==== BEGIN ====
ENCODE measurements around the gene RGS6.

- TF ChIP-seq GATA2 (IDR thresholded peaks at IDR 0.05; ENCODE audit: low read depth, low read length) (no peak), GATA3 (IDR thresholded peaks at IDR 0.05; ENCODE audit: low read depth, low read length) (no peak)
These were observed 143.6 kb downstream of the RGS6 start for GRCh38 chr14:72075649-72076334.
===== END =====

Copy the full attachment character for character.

ENCODE measurements around the gene RGS6.

- TF ChIP-seq GATA2 (IDR thresholded peaks at IDR 0.05; ENCODE audit: low read depth, low read length) (no peak), GATA3 (IDR thresholded peaks at IDR 0.05; ENCODE audit: low read depth, low read length) (no peak)
These were observed 143.6 kb downstream of the RGS6 start for GRCh38 chr14:72075649-72076334.